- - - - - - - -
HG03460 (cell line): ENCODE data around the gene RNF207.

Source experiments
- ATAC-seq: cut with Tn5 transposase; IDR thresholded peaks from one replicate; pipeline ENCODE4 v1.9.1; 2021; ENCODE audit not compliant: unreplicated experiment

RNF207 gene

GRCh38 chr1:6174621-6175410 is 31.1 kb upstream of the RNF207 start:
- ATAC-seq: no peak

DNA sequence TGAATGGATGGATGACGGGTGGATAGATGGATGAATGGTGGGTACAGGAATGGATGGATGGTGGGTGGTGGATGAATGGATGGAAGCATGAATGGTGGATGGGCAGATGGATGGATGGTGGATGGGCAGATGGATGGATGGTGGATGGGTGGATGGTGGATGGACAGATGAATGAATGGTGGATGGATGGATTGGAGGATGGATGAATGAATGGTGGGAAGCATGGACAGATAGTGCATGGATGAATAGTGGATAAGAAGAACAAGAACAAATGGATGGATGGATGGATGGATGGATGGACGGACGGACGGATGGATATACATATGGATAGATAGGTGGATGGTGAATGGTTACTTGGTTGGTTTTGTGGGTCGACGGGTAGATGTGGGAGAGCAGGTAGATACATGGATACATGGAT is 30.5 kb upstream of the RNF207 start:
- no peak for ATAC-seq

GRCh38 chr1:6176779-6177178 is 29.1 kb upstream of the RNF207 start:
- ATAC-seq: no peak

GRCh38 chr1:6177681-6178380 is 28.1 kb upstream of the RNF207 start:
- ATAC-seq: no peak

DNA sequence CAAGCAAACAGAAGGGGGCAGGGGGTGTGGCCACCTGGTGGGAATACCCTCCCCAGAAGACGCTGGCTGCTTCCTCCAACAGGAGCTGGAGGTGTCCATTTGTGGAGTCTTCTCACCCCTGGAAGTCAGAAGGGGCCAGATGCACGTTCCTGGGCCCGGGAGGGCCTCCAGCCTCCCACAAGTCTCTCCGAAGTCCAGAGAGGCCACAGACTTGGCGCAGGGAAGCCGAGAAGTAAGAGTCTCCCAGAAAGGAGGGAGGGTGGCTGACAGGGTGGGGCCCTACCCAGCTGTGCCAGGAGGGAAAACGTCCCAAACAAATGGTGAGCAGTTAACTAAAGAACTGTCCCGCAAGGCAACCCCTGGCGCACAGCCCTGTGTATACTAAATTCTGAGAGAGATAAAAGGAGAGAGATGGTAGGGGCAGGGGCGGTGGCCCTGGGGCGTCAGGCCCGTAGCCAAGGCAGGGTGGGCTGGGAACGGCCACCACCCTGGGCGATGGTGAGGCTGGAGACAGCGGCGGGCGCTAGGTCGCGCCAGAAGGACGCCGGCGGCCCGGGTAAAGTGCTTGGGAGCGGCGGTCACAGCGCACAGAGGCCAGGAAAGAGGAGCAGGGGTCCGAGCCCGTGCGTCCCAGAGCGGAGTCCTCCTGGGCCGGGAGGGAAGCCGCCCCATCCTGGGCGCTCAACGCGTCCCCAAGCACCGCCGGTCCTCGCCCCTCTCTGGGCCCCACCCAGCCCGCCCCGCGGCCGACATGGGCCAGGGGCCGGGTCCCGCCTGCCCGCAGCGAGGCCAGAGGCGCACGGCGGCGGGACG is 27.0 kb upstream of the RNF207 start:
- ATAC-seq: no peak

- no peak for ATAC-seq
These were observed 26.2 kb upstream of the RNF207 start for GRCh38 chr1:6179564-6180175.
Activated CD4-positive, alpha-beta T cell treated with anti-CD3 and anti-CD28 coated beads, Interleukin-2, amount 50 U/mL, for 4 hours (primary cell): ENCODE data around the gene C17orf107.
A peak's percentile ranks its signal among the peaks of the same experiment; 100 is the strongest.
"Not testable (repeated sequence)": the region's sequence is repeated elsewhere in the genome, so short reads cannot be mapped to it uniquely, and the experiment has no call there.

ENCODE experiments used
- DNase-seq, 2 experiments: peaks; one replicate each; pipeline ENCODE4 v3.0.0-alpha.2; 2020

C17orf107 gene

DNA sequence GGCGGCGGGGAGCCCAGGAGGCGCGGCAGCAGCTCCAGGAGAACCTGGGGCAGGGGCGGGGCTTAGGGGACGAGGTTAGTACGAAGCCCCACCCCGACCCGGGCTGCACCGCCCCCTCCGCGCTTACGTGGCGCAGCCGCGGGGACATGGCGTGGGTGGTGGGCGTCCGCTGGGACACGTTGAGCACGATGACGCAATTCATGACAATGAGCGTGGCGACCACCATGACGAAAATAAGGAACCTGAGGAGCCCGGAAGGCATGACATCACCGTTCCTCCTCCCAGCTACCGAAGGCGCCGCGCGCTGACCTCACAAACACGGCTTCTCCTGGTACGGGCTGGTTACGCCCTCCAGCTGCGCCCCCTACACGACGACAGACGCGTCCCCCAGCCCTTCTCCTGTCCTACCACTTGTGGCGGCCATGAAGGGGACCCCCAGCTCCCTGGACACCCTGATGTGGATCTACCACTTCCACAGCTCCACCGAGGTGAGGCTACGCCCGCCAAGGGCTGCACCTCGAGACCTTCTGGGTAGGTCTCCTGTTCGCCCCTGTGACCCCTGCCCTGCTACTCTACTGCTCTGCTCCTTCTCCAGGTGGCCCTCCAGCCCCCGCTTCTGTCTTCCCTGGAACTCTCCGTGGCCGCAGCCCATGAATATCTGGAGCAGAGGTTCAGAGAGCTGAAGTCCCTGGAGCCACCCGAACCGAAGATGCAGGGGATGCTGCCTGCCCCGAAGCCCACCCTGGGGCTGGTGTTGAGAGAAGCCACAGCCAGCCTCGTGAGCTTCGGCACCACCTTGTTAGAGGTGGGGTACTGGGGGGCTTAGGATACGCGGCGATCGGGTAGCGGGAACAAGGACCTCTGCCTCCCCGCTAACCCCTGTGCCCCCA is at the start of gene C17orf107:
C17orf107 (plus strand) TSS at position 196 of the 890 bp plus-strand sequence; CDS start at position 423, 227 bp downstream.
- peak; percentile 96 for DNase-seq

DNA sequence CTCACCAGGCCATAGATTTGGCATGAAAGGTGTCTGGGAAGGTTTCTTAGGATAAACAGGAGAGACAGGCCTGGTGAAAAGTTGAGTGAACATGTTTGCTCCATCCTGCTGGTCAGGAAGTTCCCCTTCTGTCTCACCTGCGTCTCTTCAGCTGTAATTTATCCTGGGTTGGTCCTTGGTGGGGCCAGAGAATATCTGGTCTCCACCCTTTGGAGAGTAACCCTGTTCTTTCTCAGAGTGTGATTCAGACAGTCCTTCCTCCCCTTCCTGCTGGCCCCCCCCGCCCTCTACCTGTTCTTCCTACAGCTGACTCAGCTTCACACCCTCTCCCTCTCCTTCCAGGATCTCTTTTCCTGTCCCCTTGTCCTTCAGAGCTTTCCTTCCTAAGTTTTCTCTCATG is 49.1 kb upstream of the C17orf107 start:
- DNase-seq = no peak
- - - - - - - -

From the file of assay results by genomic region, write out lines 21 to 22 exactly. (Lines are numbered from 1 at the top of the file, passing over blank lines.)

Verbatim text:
- DNase-seq, 2 experiments: peaks; one replicate each; pipeline ENCODE4 v3.0.0-alpha.2; 2020

C17orf107 gene